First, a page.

October 28, 2016
MCLEAN, VA – After fretting over the best route to take to raise its lagging donations, the Our Military Kids train is starting to pick up speed, thanks to an initial push by Fisher House Foundation, provider of temporary homes for families of military members receiving medical treatment.
Our Military Kids, which provides extracurricular activity grants to children of deployed and wounded warriors, recently had to reduce grant amounts for the first time in 12 years. After hearing about the cuts from a Fox News report, Ken Fisher, Chairman and CEO of Fisher House Foundation, presented a check to OMK for $250,000 and a challenge to others to step up and help.
“Supporting [Our Military Kids] is a natural extension of our mission at Fisher House….We both understand that not only the service member serves, but the entire family sacrifices,” Fisher said.
In response to the news story, and following the Fisher House presentation, a South Carolina businessman, wishing to remain anonymous but referred to as Living Dunes, has issued a public challenge: He will match every donation made at OMK’s website up to $250,000 through Veteran’s Day.
“This week, the good news keeps coming,” said OMK’s executive director, Linda Davidson. “I am moved by the generosity of Fisher House and by their desire to help shine a spotlight on the needs of military children. These donations signal the beginning of better collaboration among military family advocates. And it’s time.”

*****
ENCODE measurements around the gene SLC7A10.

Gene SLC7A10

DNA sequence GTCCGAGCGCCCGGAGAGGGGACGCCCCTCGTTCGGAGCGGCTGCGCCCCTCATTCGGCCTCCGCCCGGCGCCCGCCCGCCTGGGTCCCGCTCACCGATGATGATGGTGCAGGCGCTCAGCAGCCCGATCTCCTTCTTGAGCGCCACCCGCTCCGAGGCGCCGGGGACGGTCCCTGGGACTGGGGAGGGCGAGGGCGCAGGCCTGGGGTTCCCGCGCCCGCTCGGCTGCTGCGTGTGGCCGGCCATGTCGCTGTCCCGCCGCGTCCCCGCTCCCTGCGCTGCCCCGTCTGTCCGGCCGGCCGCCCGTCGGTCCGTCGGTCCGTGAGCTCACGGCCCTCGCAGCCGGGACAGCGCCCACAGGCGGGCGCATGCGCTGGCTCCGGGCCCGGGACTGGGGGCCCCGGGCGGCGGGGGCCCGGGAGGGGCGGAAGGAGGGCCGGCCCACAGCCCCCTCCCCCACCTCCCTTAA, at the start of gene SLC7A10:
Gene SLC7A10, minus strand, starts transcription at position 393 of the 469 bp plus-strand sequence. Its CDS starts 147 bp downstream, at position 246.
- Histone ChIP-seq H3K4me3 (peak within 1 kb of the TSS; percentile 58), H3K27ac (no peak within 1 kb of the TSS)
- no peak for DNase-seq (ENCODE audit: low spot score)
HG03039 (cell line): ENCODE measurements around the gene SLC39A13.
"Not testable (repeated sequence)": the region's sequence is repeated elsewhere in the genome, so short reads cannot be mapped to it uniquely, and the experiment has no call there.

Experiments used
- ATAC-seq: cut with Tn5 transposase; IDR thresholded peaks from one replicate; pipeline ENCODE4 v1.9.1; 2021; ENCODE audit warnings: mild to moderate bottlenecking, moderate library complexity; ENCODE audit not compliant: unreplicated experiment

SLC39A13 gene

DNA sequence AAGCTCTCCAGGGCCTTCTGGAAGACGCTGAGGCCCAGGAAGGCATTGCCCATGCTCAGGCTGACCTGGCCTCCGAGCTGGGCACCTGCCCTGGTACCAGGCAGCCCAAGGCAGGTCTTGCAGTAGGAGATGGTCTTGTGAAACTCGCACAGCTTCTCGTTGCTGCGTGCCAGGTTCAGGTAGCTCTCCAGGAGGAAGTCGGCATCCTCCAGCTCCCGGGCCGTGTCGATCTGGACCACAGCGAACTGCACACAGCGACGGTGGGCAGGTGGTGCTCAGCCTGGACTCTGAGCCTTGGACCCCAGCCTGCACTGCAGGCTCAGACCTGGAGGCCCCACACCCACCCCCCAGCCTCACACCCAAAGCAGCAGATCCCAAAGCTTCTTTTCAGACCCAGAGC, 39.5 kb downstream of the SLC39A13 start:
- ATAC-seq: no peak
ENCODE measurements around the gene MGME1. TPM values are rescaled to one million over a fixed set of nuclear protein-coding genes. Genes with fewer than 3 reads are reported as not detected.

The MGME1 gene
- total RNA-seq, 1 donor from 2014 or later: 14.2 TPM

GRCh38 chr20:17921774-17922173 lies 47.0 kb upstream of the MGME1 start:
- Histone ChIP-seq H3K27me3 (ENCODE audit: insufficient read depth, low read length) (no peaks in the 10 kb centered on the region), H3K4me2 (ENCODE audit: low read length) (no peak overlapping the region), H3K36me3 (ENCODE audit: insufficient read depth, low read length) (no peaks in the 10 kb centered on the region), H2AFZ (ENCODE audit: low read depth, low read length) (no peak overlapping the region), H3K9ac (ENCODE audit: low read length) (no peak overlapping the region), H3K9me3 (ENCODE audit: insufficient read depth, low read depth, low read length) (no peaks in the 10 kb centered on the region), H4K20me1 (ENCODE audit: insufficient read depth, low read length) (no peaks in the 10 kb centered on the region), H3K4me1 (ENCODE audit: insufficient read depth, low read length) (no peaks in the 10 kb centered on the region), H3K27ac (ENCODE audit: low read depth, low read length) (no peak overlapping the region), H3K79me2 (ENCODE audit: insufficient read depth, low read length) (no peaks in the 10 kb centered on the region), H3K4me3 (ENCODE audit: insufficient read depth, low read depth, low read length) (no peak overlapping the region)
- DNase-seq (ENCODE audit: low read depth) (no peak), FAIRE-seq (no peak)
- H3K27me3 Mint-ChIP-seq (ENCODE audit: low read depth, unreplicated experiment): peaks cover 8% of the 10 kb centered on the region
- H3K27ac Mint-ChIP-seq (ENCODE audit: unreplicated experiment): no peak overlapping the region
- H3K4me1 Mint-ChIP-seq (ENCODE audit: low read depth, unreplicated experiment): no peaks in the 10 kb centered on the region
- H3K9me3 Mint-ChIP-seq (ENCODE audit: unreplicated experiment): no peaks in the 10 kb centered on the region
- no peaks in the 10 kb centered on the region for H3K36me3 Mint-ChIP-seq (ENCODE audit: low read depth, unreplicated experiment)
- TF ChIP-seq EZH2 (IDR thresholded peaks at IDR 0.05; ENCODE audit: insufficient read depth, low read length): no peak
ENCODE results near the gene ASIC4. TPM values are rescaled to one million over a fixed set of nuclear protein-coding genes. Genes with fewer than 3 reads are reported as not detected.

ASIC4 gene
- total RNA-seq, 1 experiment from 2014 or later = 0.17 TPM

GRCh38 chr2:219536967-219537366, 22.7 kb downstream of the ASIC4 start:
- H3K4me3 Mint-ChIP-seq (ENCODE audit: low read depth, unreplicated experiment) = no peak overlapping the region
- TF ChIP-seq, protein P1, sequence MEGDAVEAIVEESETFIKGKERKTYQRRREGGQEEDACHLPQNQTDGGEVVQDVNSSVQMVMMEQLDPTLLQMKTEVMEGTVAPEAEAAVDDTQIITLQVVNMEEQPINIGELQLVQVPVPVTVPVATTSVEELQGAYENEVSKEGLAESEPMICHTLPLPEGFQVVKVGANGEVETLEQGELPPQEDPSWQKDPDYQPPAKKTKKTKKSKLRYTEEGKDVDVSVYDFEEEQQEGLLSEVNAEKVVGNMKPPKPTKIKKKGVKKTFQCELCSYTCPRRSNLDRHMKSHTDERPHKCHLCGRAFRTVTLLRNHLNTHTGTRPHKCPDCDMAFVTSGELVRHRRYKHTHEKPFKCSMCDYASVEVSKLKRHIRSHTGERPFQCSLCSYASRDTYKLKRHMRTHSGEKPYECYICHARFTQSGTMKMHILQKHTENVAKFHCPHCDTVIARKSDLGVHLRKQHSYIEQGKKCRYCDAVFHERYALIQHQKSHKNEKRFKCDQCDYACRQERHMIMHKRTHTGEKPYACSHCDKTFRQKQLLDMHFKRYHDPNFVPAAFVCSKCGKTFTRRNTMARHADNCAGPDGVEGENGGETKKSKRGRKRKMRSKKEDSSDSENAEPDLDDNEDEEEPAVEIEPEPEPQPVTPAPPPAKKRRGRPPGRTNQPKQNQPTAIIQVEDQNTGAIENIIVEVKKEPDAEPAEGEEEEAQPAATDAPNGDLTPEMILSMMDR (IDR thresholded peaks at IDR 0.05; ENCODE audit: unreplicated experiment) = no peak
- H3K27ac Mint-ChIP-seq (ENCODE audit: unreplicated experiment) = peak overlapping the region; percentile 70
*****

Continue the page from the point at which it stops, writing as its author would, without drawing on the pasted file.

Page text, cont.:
Since April 2005, Our Military Kids has delivered more than 55,000 grants, totaling $22 million. In 2014 all of its federal funding was cut, making for total reliance on private donors. “We’re grateful for this recent support, but our mountain is steep,” Davidson said. “Deployments and struggles for wounded military members continue, the need is still there, and we already receive nearly 500 eligible applications each month.”
Noting this week’s donor response, reporter Diana Falzone called the Fox news release about OMK’s cuts “the little story that could.”
Recalling the children’s story about the train struggling over mountains at Christmastime, Davidson is taking the “I think I can” approach. “Our Military Kids only has a 6-person staff and a small cadre of dedicated volunteers. I can recount so many stories of how activities have empowered military children. We simply need to provide them opportunity and hope.”
As they approach the season of giving, this small but mighty nonprofit, may just get back on track.